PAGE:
Artists introduced different classroom discourse patterns
The patterns of talk between artists and students differed from traditional teacher/student exchanges. It was often highly personal and anecdotal. Unlike teachers, the artists did not explicitly identify the learning objectives they had in mind for the group. There were clear, often moral, messages in their talk, but they were delivered more as warnings or beliefs than as lessons. The underpinning logic of the artists’ talk was not generally the school logic of cause and effect (hard work bringing reward; misdemeanours bringing punishment); it tended to be a looser logic of going with the flow, trying hard and trusting that things will probably turn out right if you approach them cheerfully and with good intentions.
The artists asked and answered fewer questions than teachers. They used a lot of analogies, but explained less than teachers typically do. They tended to avoid giving feedback, other than in situations where praise could be offered. They encouraged guessing and welcomed suggestions, other than in the strongly professionally framed sessions.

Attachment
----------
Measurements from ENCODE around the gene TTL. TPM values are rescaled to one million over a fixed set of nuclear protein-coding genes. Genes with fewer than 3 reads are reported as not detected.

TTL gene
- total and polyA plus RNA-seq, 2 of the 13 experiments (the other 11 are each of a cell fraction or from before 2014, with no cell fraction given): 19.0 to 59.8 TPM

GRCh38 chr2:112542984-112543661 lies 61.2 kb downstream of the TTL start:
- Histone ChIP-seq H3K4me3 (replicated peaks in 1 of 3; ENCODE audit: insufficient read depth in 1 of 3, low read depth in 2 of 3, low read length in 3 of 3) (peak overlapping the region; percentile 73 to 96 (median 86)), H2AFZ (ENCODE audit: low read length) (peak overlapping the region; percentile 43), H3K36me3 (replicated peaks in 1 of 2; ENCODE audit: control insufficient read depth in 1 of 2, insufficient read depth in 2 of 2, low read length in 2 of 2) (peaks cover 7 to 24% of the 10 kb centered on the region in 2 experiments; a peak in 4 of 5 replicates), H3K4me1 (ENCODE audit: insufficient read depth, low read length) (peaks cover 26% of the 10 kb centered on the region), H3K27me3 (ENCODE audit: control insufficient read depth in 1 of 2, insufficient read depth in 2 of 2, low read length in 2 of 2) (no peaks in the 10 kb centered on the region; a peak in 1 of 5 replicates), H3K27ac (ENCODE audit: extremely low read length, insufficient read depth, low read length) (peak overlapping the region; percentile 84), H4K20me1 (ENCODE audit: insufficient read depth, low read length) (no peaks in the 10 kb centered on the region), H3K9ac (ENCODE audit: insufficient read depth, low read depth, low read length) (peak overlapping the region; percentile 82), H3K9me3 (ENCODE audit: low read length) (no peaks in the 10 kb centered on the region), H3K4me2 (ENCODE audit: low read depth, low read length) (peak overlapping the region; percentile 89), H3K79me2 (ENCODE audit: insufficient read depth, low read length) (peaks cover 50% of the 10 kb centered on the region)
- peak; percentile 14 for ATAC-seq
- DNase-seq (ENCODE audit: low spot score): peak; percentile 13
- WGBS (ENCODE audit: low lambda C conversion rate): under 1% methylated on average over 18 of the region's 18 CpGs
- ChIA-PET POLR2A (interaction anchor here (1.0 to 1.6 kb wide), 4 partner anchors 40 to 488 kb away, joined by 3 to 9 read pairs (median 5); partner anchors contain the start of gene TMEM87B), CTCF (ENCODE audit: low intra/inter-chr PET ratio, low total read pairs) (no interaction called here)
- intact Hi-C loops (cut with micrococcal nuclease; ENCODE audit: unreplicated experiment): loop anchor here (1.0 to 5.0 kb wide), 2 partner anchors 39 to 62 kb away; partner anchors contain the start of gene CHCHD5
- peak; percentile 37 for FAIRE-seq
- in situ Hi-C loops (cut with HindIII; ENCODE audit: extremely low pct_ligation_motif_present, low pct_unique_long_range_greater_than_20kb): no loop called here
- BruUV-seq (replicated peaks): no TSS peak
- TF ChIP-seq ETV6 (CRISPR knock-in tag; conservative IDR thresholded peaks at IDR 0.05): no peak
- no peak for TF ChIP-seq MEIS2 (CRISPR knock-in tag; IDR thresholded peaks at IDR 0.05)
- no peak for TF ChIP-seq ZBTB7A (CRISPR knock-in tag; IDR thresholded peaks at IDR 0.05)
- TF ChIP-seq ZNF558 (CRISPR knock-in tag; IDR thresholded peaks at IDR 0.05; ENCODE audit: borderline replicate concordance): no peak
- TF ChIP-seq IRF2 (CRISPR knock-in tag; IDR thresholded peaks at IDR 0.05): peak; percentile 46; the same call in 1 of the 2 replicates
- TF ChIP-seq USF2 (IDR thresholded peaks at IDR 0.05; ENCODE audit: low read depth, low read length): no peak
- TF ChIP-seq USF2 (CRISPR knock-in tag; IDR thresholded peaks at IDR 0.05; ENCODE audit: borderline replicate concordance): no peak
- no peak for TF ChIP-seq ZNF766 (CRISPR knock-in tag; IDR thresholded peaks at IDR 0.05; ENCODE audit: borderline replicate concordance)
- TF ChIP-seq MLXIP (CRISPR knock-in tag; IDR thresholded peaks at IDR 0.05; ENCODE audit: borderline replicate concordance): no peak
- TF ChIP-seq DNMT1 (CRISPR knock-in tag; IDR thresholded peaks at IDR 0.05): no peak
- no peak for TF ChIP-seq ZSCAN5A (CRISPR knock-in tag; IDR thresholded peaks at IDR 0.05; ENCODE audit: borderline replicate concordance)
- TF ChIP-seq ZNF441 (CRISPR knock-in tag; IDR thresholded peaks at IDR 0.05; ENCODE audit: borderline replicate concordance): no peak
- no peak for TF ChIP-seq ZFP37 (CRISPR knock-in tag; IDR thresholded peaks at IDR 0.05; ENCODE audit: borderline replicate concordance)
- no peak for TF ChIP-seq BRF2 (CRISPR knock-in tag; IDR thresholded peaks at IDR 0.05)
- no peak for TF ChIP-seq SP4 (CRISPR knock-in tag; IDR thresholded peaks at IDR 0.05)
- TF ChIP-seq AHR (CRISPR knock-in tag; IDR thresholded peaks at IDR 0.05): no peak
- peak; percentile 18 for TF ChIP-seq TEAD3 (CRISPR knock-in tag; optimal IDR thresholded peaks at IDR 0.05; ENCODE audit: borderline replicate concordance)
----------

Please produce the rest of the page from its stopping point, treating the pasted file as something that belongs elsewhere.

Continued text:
The most marked distinctions between teacher and artist talk related to the work the students were engaged in producing: teachers were more oriented towards judging quality and artists were more concerned about the inherent meanings of the piece.
A selection of videos from our Vimeo channel on different classroom discourse patterns can be viewed below.